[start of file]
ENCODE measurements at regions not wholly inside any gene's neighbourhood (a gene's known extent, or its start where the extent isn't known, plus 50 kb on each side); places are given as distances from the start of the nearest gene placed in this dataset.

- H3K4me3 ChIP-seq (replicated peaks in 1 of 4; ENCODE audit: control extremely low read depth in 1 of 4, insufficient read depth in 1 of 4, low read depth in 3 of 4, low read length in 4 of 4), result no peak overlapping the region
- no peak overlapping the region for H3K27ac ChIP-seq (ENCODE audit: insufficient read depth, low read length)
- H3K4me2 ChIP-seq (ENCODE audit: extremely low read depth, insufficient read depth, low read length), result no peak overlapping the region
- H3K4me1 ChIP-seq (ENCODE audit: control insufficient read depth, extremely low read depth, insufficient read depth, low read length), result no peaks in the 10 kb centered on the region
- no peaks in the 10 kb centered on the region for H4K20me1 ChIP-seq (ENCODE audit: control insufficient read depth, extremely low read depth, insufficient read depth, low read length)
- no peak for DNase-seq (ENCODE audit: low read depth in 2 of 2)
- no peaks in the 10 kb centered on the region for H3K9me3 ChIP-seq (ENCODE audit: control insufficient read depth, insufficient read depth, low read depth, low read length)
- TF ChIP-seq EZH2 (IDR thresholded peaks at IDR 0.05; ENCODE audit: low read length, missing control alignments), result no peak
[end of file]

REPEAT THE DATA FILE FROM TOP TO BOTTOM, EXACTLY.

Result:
ENCODE measurements at regions not wholly inside any gene's neighbourhood (a gene's known extent, or its start where the extent isn't known, plus 50 kb on each side); places are given as distances from the start of the nearest gene placed in this dataset.

- H3K4me3 ChIP-seq (replicated peaks in 1 of 4; ENCODE audit: control extremely low read depth in 1 of 4, insufficient read depth in 1 of 4, low read depth in 3 of 4, low read length in 4 of 4), result no peak overlapping the region
- no peak overlapping the region for H3K27ac ChIP-seq (ENCODE audit: insufficient read depth, low read length)
- H3K4me2 ChIP-seq (ENCODE audit: extremely low read depth, insufficient read depth, low read length), result no peak overlapping the region
- H3K4me1 ChIP-seq (ENCODE audit: control insufficient read depth, extremely low read depth, insufficient read depth, low read length), result no peaks in the 10 kb centered on the region
- no peaks in the 10 kb centered on the region for H4K20me1 ChIP-seq (ENCODE audit: control insufficient read depth, extremely low read depth, insufficient read depth, low read length)
- no peak for DNase-seq (ENCODE audit: low read depth in 2 of 2)
- no peaks in the 10 kb centered on the region for H3K9me3 ChIP-seq (ENCODE audit: control insufficient read depth, insufficient read depth, low read depth, low read length)
- TF ChIP-seq EZH2 (IDR thresholded peaks at IDR 0.05; ENCODE audit: low read length, missing control alignments), result no peak